Toronto Raptors wing Danny Green had a busy All-Star “break.”
The 31-year-old hosted a live episode of his “Inside the Green Room” podcast, got some media experience (commentating during the Rising Stars Challenge and asking his peers questions during All-Star Media Day) and competed in the Three-Point Contest.
HoopsHype sat down with the 10-year NBA veteran to chat about Toronto’s success, the recent additions of Marc Gasol and Jeremy Lin, the non-stop questions about Kawhi Leonard’s future, his burgeoning media career and more.
As a team, you guys have played so well this year…
Danny Green: We’re doing okay. We’ve had our ups and downs.
Well, you brought in a new focal point in Kawhi Leonard, a first-time head coach in Nick Nurse and other new players such as yourself. I’ve been really impressed with how well the team has played while going through that adjustment period. How good can this team be come playoff time when the chemistry is even better?
DG: I think we can be great. We just made two great additions to our team in Marc Gasol and Jeremy Lin. Both of those guys are great pieces. We just need to keep building that chemistry as we go through the ups and downs of the season. We also need to keep everyone healthy. Fred [VanVleet] just went down – he just had surgery [on his thumb], which I think went well. Hopefully we’ll be able to get him back sooner than later; I’m hoping three or four weeks, but they’re saying five or six.
It’s all about building that chemistry and staying healthy. This is Coach Nurse’s first time adjusting players. Everyone is adjusting. I think we’re all learning as we go. I think we’re all clicking and playing on the same page, but once we’ve played together even more, hopefully we can do right by each other and push each other [to another level]. That way, when it comes time – the money time – we’ll have everything right and everyone will be on the same page.
You mentioned the addition of Marc Gasol. What does he bring to this team – on and off the court?
DG: Man, you can already see what he brings and how his play is infectious. Obviously, he’s a great player. He’s a high-IQ, great-passing, great-defensive big. He knows the game so well and plays so smart. He sets good screens. He can shoot it. And the fact that he’s so good at what he does makes other guys want to gravitate to his style and do the same things. Now, you see Serge [Ibaka] doing some of the stuff that Marc does! Serge has never been a passing big in the post like that, but now you see him dropping off passes to OG [Anunoby] or kicking the ball out because he sees how well it works and how much it opens up the game for everybody else and for him.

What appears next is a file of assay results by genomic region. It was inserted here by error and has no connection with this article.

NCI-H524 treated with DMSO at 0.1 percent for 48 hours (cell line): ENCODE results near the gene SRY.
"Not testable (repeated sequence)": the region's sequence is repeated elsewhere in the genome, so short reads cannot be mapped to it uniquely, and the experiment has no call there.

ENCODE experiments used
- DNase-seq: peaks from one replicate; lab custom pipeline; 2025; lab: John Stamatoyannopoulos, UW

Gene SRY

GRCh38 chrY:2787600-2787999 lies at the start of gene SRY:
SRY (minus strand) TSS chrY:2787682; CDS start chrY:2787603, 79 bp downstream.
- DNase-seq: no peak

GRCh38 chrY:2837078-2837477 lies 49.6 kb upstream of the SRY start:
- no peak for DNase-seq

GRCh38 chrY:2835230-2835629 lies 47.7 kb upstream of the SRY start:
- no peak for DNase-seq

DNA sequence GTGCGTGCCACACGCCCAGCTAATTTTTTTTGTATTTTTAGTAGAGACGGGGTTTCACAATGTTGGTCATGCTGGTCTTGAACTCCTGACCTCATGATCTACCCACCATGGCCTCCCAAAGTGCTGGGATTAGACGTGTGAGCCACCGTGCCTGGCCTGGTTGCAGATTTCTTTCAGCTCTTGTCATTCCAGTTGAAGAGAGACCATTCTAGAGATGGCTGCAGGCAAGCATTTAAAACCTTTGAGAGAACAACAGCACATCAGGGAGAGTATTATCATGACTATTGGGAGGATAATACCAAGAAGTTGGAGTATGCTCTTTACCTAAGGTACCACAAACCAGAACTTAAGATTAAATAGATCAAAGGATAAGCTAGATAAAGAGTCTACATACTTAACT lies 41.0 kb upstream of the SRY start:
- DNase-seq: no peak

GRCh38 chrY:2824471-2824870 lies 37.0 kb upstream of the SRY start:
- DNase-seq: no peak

Marc just gives us another threat and he allows us to play many different ways. We can play very big with both of them. We can play small [around Gasol at the five]. He does so many things well and I’m excited to see how this team can grow with him.
Adding Gasol and Lin is big. But based on your experience, how long does it take for a team to get acclimated after making midseason acquisitions like that?
DG: Well, you hope it happens sooner than later. You hope it happens within the first two weeks, but I think it usually takes about a month. It depends how many new players you have. Luckily for us, we hadn’t put in a bunch of new stuff yet and those guys are both really high-IQ players so they’ll pick everything up really fast. With Marc and J-Lin, it’ll probably take them two weeks to learn all the plays and then probably just another week or two to get to the point where they know everything like the back of their hand and know where everybody’s at. You hope it happens within three weeks, if not sooner. But I think we’re at the point now where we’ll start putting in new plays for everybody. You have to put in new stuff for the playoffs, so other teams don’t know [your plays]. Everybody knows everybody else’s stuff right now, so we’re going to put in some new sets and things for the playoffs. Hopefully we can adjust and get that down as a group, while [Gasol and Lin] get a grasp of the older stuff too.
In a recent Sports Illustrated article, you had a great quote about how everyone constantly asks you what Kawhi Leonard is thinking. You said, “I get it from everyone in the organization. ‘How’s Kawhi, does he like it here?’ Man, I don’t fu**ing know! You have to ask him if he likes it. I think he likes it. But you have to ask him.” Being viewed as “the Kawhi whisperer” must be annoying.
DG: Oh, you have no idea how [annoying] last year was. You can ask anyone on that San Antonio Spurs team, you can ask anyone on this Toronto Raptors team… He’s obviously doing more media now – he has to do media now [that he’s healthy]. But last year and during the summertime after he got traded? You can ask anyone on San Antonio and they’ll tell you, we had a whole year of, “What’s going on with Kawhi? What’s he thinking?”